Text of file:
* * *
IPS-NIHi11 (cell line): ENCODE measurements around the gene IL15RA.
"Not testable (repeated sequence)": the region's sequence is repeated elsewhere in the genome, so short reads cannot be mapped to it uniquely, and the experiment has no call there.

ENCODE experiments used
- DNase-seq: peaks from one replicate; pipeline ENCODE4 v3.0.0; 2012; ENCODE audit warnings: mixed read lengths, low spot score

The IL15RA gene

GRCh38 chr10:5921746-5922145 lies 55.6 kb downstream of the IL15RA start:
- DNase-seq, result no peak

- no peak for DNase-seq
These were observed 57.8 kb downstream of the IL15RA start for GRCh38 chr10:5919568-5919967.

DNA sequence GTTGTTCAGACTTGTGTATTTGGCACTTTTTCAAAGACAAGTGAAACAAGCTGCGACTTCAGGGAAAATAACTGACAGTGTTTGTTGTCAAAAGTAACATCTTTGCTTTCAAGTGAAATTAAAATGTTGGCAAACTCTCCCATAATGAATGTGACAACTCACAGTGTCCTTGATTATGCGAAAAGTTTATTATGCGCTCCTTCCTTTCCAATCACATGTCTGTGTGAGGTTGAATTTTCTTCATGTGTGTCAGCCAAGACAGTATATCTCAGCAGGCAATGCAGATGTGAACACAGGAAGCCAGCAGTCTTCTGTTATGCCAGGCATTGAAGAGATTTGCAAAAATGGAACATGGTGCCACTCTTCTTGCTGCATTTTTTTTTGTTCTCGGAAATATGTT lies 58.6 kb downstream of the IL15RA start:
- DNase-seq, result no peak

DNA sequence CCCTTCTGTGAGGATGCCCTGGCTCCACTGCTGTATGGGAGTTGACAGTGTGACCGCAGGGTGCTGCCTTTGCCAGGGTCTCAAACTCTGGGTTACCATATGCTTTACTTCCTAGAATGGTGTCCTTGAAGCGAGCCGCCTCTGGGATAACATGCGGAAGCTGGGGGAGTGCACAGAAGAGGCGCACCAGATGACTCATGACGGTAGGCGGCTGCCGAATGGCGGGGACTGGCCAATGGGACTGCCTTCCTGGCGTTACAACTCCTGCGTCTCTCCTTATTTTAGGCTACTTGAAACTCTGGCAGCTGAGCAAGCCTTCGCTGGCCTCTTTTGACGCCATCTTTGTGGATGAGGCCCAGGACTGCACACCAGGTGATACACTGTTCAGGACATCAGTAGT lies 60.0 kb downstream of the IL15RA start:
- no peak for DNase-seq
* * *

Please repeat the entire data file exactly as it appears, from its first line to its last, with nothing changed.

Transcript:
IPS-NIHi11 (cell line): ENCODE measurements around the gene IL15RA.
"Not testable (repeated sequence)": the region's sequence is repeated elsewhere in the genome, so short reads cannot be mapped to it uniquely, and the experiment has no call there.

ENCODE experiments used
- DNase-seq: peaks from one replicate; pipeline ENCODE4 v3.0.0; 2012; ENCODE audit warnings: mixed read lengths, low spot score

The IL15RA gene

GRCh38 chr10:5921746-5922145 lies 55.6 kb downstream of the IL15RA start:
- DNase-seq, result no peak

- no peak for DNase-seq
These were observed 57.8 kb downstream of the IL15RA start for GRCh38 chr10:5919568-5919967.

DNA sequence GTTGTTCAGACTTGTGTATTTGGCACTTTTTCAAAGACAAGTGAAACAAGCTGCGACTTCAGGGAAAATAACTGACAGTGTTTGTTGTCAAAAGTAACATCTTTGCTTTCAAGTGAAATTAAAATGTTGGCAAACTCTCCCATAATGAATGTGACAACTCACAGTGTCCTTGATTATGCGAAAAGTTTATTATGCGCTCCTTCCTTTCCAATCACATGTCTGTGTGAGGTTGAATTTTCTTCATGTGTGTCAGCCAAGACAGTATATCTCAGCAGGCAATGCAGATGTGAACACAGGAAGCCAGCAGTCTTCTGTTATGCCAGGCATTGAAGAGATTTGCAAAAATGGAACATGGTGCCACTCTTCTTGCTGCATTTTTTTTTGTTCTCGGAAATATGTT lies 58.6 kb downstream of the IL15RA start:
- DNase-seq, result no peak

DNA sequence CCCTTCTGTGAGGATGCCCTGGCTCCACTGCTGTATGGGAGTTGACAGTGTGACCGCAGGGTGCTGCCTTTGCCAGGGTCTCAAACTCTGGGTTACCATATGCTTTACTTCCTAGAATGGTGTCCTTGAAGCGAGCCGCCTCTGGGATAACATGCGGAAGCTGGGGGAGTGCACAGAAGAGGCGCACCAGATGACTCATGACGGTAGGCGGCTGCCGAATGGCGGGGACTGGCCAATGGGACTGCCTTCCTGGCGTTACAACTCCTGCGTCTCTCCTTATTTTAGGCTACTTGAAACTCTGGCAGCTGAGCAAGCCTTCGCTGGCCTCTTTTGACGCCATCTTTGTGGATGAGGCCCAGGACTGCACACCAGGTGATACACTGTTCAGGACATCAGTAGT lies 60.0 kb downstream of the IL15RA start:
- no peak for DNase-seq